JE’s patented Perfect Skirt coating isn’t like typical skirt treatments that are intended as a temporary break-in layer. “Perfect Skirt works by permanently bonding a solid film lubricant to the bare aluminum in a relatively thick layer,” Stothers explains. Rather than being sprayed, the solvent-based coating is screen-printed to the skirt and then cured.
Stothers adds, “It is designed to quickly adapt and conform to the ideal shape during initial run-in of the engine and then stay on the piston for the remainder of service life. The adaptation is primarily due to the compression of the coating, rather than abrading. The coating is thicker than most coatings so it reduces the piston-to-wall clearance significantly, which is the goal.”
The advantages are more than just reduction in startup noise, though – Perfect Skirt reduces running friction, and perhaps most importantly, fights so-called “false knock” that can plague engines running the wide piston-to-bore clearance necessary for boosted powerplants. Unlike piston slap, which is mostly an NVH issue that doesn’t actually affect performance or durability, false knock can hamstring engines that rely on acoustic knock detection.
Inaudible to the human ear, the rocking of a wide-clearance piston in its bore can trigger the knock sensors in an engine that utilizes an ECU programmed to pull timing, boost, or both when detonation is detected. JE’s Perfect Skirt coating keeps pistons perfectly centered in their bores (hence the name) and prevents this potential performance-killer from ever becoming a tuning issue.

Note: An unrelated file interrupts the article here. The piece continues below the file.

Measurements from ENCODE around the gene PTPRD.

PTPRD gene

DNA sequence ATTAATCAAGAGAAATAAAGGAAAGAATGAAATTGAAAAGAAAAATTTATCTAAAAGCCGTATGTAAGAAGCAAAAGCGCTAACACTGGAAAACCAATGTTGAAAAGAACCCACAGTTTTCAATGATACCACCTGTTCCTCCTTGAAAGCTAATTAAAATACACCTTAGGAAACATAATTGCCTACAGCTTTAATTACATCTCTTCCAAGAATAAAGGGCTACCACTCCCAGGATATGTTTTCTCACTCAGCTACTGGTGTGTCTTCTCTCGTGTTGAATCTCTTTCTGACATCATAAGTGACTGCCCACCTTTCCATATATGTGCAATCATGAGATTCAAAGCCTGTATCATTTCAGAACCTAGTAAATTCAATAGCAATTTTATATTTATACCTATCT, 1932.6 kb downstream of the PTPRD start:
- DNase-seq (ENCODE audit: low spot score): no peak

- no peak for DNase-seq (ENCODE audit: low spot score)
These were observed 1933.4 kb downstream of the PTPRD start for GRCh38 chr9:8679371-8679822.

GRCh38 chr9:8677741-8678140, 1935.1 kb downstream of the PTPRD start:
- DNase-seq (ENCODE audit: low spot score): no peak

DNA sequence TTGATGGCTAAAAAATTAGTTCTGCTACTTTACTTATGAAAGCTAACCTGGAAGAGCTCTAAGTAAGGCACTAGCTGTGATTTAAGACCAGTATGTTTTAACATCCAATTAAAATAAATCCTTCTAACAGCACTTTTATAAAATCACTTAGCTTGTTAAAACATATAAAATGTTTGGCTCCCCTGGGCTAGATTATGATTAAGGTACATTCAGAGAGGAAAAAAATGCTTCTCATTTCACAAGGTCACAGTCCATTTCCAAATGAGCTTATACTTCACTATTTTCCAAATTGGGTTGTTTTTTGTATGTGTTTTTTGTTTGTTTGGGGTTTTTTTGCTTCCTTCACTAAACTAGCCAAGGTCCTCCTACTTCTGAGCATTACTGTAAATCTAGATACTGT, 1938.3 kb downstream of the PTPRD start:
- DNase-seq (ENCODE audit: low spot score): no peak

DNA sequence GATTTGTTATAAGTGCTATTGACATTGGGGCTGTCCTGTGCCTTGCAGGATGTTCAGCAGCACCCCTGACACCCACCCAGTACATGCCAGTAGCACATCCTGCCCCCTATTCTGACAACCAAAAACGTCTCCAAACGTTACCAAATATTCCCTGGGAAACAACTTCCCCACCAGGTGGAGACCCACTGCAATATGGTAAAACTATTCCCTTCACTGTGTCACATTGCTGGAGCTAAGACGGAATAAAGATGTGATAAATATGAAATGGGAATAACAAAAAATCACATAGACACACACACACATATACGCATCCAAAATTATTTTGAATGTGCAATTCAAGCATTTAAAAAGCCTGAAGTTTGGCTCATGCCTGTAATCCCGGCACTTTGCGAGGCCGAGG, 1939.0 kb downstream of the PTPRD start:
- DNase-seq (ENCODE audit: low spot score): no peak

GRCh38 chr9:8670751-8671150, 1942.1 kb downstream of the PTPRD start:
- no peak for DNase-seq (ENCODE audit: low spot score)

Because of the precision required for its application, Perfect Skirt is being introduced first in a select group of JE shelf stock piston designs for engines like the Gen IV LS and Gen V LT, VR38DETT, 2JZ-GTE, and 4.6/5.4/Coyote with the list continually expanding. Thanks to the unique properties of this coating, no bore undersize “fudge factor” will be required when sizing pistons with the Perfect Skirt treatment – if you have a 4.000-inch bore, order up a JE piston designed for a 4.000-inch bore and you’re good to go.
“The coating will help reduce noise but also stabilizes the piston, which is good for ring seal, wear, and general longevity of the piston,” Stothers concludes. Whether you’re just looking to quiet a startup rattle on your street build, or you want your boosted high-performance engine to have the advantages of a conformal dry lubricant treatment that dynamically reduces piston-to-bore clearances, JE’s Perfect Skirt is worth investigating.